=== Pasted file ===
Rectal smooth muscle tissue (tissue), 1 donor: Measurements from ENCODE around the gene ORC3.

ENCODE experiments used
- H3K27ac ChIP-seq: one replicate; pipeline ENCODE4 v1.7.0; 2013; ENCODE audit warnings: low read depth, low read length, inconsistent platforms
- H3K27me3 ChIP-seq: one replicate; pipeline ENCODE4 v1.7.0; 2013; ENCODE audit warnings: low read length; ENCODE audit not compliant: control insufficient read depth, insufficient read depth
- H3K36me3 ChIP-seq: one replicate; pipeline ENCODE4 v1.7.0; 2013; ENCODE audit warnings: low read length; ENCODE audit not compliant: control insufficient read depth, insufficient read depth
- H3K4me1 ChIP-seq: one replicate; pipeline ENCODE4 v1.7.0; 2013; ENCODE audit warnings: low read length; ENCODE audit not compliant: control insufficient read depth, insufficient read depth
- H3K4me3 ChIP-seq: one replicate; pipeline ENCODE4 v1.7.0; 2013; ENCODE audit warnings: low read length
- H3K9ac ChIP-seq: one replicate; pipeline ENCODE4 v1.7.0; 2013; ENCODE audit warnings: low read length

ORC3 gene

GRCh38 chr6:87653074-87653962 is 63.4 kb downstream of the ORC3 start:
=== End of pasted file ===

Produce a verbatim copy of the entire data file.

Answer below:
Rectal smooth muscle tissue (tissue), 1 donor: Measurements from ENCODE around the gene ORC3.

ENCODE experiments used
- H3K27ac ChIP-seq: one replicate; pipeline ENCODE4 v1.7.0; 2013; ENCODE audit warnings: low read depth, low read length, inconsistent platforms
- H3K27me3 ChIP-seq: one replicate; pipeline ENCODE4 v1.7.0; 2013; ENCODE audit warnings: low read length; ENCODE audit not compliant: control insufficient read depth, insufficient read depth
- H3K36me3 ChIP-seq: one replicate; pipeline ENCODE4 v1.7.0; 2013; ENCODE audit warnings: low read length; ENCODE audit not compliant: control insufficient read depth, insufficient read depth
- H3K4me1 ChIP-seq: one replicate; pipeline ENCODE4 v1.7.0; 2013; ENCODE audit warnings: low read length; ENCODE audit not compliant: control insufficient read depth, insufficient read depth
- H3K4me3 ChIP-seq: one replicate; pipeline ENCODE4 v1.7.0; 2013; ENCODE audit warnings: low read length
- H3K9ac ChIP-seq: one replicate; pipeline ENCODE4 v1.7.0; 2013; ENCODE audit warnings: low read length

ORC3 gene

GRCh38 chr6:87653074-87653962 is 63.4 kb downstream of the ORC3 start: